Create A Draft For Psychology Applied Personality Project
Applied Final Project
University of Maryland Global Campus
Table of Contents
Component 1: Summary and Analysis Pages 3-4
Component 2: Research Application Pages 5-8
Component 3: Personality Theory Pages 9-14
Theory: Nature-Nurture theory
Theory 2: Psychoanalytic theories
Theory 3: Trait Theory of Personality
Component 4: Personal Reflection Pages 15- 18
References Pages 19-20
Summary and Analysis
Narcissism is based on the Greek Myth Narcissus who feel in love with his own
reflection and was later identified as a personality disorder (Jenkins, 2019). Narcissistic
Personality Disorder or NPD are long term patterns of abnormal behavior, exaggerated feelings
of self-importance, and excessive need for admiration and showing a lack of empathy for other
people. This can only be classified as a disorder if this is more than people would generally
expect to see in standard human behavior.
While most people think a narcissist is just someone who thinks they are the best at
everything, it is exceedingly much more than that. A narcissist is someone who develops a made-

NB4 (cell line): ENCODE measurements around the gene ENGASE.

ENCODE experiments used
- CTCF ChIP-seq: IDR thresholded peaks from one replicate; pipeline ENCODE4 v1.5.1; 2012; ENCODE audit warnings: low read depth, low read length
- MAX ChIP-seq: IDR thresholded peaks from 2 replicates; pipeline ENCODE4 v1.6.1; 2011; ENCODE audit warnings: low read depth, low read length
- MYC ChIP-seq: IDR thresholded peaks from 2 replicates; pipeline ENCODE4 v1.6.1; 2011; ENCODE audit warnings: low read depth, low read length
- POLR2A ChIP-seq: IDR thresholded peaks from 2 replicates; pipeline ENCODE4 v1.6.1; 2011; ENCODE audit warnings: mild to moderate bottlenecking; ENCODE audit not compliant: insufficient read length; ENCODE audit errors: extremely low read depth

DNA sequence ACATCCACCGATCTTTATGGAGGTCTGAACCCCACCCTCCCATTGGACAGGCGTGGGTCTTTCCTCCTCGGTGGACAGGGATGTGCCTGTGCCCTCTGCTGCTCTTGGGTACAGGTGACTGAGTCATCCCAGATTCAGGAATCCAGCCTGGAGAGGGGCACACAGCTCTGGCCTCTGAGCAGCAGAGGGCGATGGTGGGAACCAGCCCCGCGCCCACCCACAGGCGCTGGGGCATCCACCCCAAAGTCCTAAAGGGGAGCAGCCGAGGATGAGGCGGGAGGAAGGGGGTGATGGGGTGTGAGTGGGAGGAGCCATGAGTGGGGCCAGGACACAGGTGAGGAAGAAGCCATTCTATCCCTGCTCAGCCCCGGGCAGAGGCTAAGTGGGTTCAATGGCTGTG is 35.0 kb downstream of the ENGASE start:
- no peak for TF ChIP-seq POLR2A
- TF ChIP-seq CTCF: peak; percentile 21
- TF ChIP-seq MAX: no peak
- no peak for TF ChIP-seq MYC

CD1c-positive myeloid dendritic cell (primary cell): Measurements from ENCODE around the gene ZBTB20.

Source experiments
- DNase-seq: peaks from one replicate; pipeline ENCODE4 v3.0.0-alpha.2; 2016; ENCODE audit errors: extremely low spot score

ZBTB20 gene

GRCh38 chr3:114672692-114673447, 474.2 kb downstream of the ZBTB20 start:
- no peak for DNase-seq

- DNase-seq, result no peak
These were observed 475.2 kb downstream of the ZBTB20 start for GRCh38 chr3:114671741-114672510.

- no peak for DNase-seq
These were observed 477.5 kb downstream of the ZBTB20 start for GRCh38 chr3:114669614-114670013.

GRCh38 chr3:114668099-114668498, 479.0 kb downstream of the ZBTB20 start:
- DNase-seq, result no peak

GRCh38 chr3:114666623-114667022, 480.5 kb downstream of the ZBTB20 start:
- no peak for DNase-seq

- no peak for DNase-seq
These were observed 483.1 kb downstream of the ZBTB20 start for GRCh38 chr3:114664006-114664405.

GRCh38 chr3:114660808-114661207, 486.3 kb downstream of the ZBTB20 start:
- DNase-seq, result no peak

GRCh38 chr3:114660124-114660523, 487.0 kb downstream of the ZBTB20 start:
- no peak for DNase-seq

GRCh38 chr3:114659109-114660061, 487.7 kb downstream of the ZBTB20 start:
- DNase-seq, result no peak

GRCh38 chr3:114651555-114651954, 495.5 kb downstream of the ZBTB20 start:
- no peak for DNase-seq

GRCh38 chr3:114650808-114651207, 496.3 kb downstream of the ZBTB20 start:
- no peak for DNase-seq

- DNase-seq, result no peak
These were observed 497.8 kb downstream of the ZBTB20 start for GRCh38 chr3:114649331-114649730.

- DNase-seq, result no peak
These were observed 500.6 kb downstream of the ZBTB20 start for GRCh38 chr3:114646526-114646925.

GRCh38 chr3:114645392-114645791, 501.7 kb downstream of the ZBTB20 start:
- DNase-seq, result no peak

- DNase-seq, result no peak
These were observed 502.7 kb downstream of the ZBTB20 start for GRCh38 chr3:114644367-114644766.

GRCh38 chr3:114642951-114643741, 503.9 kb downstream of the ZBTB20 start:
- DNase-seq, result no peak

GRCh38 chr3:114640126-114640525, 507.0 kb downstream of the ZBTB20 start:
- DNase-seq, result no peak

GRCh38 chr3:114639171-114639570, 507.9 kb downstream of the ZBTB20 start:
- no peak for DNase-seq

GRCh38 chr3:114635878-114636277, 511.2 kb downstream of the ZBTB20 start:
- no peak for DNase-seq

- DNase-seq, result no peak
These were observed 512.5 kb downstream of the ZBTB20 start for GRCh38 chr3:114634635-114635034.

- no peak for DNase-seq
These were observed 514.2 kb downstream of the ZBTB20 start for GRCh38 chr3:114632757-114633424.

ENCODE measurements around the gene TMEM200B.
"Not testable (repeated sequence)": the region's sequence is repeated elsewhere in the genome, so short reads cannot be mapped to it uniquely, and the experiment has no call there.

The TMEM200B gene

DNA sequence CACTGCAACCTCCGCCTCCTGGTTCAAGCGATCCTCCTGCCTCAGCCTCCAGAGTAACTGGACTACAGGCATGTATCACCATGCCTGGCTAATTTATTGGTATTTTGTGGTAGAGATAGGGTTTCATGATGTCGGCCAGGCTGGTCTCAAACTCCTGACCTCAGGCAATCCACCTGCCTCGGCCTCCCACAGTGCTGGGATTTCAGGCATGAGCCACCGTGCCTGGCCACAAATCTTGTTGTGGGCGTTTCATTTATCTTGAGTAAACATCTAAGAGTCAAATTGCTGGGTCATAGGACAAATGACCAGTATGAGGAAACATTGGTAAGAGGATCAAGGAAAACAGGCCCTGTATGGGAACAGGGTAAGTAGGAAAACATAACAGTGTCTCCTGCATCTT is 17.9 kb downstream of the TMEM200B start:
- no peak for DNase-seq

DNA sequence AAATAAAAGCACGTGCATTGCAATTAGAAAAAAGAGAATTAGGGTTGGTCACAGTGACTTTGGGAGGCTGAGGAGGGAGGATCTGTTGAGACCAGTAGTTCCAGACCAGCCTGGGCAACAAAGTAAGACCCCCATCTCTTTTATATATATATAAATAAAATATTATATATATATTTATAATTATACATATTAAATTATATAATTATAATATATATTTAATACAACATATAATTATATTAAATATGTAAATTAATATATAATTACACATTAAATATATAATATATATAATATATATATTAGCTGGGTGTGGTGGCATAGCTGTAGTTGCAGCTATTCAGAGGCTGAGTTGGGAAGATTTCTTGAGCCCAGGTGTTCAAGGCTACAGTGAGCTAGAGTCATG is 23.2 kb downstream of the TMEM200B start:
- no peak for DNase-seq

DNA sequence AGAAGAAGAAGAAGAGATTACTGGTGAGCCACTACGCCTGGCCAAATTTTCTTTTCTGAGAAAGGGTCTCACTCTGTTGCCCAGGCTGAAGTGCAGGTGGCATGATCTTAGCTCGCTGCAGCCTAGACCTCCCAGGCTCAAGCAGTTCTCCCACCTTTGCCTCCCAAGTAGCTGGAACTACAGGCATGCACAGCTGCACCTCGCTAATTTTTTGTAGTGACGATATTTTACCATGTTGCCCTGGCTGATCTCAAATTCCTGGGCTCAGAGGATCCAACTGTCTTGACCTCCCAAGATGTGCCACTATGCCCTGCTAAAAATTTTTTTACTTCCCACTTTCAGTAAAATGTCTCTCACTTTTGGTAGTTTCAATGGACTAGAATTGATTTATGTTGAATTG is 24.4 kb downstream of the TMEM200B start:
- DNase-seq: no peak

up or false self in order to avoid seeing their real self, which they often believe to be dreadful and
un-loveable (Jenkins, 2019). Someone with narcissistic personality disorder expects to be
recognized as superior even if they do not do anything astoundingly well, they require excessive
admiration, and have a sense of entitlement. They can also take advantage of others in order to
get what they want. People with narcissism do not do things for others unless there is an
immediate gain or recognition for themselves by helping someone out.
In order for an individual to be diagnosed with Narcissistic Personality Disorder, or NPD,
they have to preset with at least five of the following characteristics: the need to make-up skills
or talents to help them achieve in their life, they need to have others see their perfect lives, they
belief that they are superior to others around them, they need to be told how wonderful they are,
they believe that they should be treated with the highest respect and given material items when
they go places, they have no problem using someone to get what they want, they cannot relate to
others, they get exceedingly jealous of others relationships, and they believe that they are the
only one who can solve problem with getting the creating answer to do so (Jenkins, 2019).
Humans have a need for admiration and will have times of self-importance, and will
occasionally lack empathy for others, but as long the characteristics and traits are within the
typical range and not an exceeding amount, there is no need to worry, especially if there are signs
in younger children. Narcissistic Personality Disorder usually develops in adolescence or during
early adulthood. It is not unusual for children or young adults to display signs or traits similar to